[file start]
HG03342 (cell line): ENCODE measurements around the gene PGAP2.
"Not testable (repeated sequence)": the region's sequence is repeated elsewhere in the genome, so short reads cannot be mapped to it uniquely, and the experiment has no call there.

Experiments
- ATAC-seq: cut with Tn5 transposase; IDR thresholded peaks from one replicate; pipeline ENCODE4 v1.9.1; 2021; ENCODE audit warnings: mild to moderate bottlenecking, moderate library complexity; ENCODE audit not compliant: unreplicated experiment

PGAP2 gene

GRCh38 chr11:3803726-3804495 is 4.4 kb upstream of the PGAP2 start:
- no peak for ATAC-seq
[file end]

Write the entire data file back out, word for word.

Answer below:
HG03342 (cell line): ENCODE measurements around the gene PGAP2.
"Not testable (repeated sequence)": the region's sequence is repeated elsewhere in the genome, so short reads cannot be mapped to it uniquely, and the experiment has no call there.

Experiments
- ATAC-seq: cut with Tn5 transposase; IDR thresholded peaks from one replicate; pipeline ENCODE4 v1.9.1; 2021; ENCODE audit warnings: mild to moderate bottlenecking, moderate library complexity; ENCODE audit not compliant: unreplicated experiment

PGAP2 gene

GRCh38 chr11:3803726-3804495 is 4.4 kb upstream of the PGAP2 start:
- no peak for ATAC-seq